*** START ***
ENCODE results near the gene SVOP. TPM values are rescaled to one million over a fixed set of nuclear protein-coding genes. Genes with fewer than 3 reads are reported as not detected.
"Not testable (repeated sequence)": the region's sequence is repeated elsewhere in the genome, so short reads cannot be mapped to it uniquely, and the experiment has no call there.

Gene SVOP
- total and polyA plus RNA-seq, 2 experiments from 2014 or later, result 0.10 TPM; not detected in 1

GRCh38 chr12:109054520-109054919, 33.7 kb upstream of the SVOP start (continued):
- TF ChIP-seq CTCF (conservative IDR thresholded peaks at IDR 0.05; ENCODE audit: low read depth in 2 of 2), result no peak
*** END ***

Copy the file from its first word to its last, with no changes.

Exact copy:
ENCODE results near the gene SVOP. TPM values are rescaled to one million over a fixed set of nuclear protein-coding genes. Genes with fewer than 3 reads are reported as not detected.
"Not testable (repeated sequence)": the region's sequence is repeated elsewhere in the genome, so short reads cannot be mapped to it uniquely, and the experiment has no call there.

Gene SVOP
- total and polyA plus RNA-seq, 2 experiments from 2014 or later, result 0.10 TPM; not detected in 1

GRCh38 chr12:109054520-109054919, 33.7 kb upstream of the SVOP start (continued):
- TF ChIP-seq CTCF (conservative IDR thresholded peaks at IDR 0.05; ENCODE audit: low read depth in 2 of 2), result no peak